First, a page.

Don’t Let Emotions Get the Better of You

Why CFOs Need to Act Mindfully in the Moments that Matter

Can you recall a time when you made a mistake in a critical moment? As a CFO, this can be an incredibly stressful time. Perhaps you’ve found yourself replaying the scene over and over again in your mind and thinking about how you would do things differently if you had your time over. It’s possible that in this moment, your emotions got the better of you (even just a little), and instead of acting mindfully, you reacted mindlessly and as a consequence your performance suffered.

As a performance and leadership coach, much of my work focuses on helping people understand how acting mindfully enables them to show up as their best when required. In order to do this, we explore what’s happening between the ears so we can then develop strategies to perform under pressure in the moments that matter.

The Brain

The brain is thought to be able to process danger even before we are consciously aware of it. You might have experienced that yourself when you “didn’t have time to think” you just acted, or when something “just didn’t feel right.” For example, you instinctively sway back from the roadside as a truck passes, or you reach out to hold your child back as they step towards a ledge.

When it comes to physical threats, acting before you think might just save your life, but when it comes to other kinds of threats, acting before you think might just cost you your job, or a relationship.

But there’s a problem. Whilst the brain is quick to process threats, it struggles to distinguish between different types of threats, so it tends to respond the same way regardless of the situation.

Fight, Flight or Freeze?

One common threat in the corporate world is the ego threat that comes about if we feel embarrassed or humiliated, or nervous about how our superiors perceive us. Despite knowing we’re in no physical danger, our heartrate and breathing rate increases and our pupils dilate just as if we’ve been confronted by an aggressive dog. We’re primed to fight, fly or freeze.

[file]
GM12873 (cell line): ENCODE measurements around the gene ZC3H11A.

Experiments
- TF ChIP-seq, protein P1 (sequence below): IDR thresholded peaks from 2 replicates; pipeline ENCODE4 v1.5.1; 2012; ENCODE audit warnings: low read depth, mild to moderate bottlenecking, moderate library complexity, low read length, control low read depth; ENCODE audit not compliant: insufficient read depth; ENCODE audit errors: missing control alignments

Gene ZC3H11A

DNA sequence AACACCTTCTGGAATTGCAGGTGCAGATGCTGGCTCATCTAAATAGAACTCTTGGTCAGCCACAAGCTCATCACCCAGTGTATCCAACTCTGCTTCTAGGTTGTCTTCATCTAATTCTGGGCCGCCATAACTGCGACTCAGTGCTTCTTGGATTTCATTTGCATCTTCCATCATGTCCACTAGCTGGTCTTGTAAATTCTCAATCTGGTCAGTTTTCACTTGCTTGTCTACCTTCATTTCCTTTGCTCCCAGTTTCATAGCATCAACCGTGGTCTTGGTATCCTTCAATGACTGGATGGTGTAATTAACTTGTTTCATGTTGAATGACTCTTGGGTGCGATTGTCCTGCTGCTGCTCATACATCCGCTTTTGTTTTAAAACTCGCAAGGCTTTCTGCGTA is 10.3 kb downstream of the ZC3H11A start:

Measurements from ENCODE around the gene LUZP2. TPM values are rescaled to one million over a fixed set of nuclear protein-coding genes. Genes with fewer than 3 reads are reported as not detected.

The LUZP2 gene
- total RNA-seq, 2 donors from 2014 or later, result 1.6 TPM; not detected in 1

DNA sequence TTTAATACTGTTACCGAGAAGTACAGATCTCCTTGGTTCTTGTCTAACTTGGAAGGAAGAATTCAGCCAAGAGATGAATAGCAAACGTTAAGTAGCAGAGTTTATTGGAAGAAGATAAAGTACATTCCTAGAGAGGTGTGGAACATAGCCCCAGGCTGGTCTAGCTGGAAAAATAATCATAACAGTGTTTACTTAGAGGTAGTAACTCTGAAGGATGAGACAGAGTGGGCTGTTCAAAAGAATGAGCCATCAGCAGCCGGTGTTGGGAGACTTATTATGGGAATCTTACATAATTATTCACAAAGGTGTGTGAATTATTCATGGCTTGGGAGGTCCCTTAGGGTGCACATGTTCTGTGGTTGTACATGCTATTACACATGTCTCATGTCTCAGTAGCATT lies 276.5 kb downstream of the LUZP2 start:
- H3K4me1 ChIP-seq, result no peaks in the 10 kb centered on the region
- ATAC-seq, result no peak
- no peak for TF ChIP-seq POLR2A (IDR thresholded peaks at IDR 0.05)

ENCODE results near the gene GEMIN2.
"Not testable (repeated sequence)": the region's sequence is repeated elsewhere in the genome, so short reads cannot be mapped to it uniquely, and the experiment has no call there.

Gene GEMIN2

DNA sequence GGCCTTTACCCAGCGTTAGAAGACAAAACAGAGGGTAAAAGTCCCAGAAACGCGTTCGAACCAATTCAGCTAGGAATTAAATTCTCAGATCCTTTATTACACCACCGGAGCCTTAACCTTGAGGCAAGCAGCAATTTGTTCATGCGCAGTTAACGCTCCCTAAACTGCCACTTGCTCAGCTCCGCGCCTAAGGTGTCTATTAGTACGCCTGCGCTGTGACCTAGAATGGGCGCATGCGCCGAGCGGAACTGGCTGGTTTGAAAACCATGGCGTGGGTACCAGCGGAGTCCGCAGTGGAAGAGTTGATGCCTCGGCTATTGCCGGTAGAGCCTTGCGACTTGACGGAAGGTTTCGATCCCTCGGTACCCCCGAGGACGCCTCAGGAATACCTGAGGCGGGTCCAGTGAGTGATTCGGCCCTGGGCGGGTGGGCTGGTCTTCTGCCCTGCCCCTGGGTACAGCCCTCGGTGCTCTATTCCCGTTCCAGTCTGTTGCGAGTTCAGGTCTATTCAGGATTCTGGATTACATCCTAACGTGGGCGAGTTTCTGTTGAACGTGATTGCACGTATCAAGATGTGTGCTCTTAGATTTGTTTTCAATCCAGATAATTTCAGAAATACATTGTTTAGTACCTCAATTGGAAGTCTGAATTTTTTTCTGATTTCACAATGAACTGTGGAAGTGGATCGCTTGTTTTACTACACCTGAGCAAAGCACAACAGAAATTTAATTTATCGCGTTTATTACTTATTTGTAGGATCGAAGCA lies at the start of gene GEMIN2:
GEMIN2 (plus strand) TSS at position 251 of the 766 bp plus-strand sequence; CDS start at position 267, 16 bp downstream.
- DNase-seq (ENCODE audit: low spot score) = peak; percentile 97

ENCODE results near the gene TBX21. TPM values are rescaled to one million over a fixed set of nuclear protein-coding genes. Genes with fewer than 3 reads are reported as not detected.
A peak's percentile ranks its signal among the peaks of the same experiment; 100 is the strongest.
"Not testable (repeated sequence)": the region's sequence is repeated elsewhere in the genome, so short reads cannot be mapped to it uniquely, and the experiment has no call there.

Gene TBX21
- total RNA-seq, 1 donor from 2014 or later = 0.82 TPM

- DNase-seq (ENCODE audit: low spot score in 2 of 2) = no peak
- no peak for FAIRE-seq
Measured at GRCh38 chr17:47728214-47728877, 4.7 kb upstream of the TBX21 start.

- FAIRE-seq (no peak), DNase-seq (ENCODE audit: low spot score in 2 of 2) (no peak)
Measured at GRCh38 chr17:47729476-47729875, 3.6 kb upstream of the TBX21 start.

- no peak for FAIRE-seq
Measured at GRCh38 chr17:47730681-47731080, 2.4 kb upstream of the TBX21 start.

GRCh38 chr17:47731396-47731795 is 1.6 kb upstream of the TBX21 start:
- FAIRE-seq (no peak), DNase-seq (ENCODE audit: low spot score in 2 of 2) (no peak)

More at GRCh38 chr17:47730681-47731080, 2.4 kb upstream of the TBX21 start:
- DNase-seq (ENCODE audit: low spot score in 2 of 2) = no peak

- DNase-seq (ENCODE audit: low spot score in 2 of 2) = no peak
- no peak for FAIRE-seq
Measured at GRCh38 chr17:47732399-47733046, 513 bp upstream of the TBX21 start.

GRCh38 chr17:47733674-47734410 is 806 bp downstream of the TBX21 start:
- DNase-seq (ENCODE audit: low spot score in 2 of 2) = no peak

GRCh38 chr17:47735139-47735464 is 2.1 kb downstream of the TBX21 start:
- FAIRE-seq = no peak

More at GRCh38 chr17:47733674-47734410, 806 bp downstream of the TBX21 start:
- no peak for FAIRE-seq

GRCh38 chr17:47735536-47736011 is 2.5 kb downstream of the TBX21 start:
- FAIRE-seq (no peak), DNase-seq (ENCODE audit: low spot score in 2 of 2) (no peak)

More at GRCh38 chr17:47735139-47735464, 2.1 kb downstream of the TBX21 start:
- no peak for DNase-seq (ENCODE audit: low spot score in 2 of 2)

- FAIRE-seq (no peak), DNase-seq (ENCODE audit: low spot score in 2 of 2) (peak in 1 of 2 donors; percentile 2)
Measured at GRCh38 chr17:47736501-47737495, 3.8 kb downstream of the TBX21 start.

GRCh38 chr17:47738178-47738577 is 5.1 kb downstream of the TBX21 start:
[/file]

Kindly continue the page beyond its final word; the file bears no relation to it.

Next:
When faced with ego threats, if we’re prone to the fight response, we might arc up in a meeting or send a robust reply via email making sure to ‘cc’ all staff.

Those prone to the flight response might run out of the room, whilst if you’re more likely to freeze, you’ll cognitively “play dead” and hope that people leave you alone. 

The people I work with, whether they are professional athletes or corporate leaders often face moments in which the consequences of a poor performance are seen as high stakes. Often, this will manifest as a threat or a danger, so they must guard against emotions getting the better of them.

In order for my clients to act mindfully in these moments we work hard to Prepare, Breathe and Reflect.


One technique we employ is to have no doubt. This isn’t a supreme – often false – confidence in their ability, rather it refers to being in no doubt they have done the work to give themselves the best chance of performing well.

For some this means literal work, ie: have they done the research or have they refined their skillset?

For others, aspects of the preparation might be cerebral. For example, in order to manage high pressure moments, World #1 and 2021 Wimbledon Champion, Ash Barty speaks publicly of her work with a mindset coach to rationalise what she does with who she is as a person.

When we stop defining ourselves by our success or otherwise at work (or as a partner or parent), the important moments still matter, but our perspective on them changes for the better, and as a result our performance can improve.


Choosing to breath slower and deeper during the moments that matter, activates our body’s parasympathetic system. This calms us down, relaxes and slows our heart rate. In this state that we are far more likely to make more mindful decisions, handle disagreements more effectively and perform better under pressure, particularly if you have prepared well and have cues or reminders to help you.

Many athletes I work with write key words or phrases on their wrist strapping, while corporate leaders might have phrases or cues around their workspace, or even in their presentations to help them remain mindful.


I recommend journaling with all my clients because it helps us to dissect successes and setbacks in exactly the same way. Reflect on what went well, what we learned and what, if anything, we might do differently next time.

Because if you’re good at what you do, there will definitely be a next time.

Author – Dan Haesler, author of The Act of Leadership (Wiley, $29.95), is a high-performance coach whose clients include elite athletes and Olympians, as well as corporate and educational leaders. As a sought-after speaker, he regularly presents alongside industry leaders, Olympians, the occasional Oscar winner and even His Holiness the Dalai Lama on topics of leadership, mindset, motivation and peak performance. Find out more at www.danhaesler.com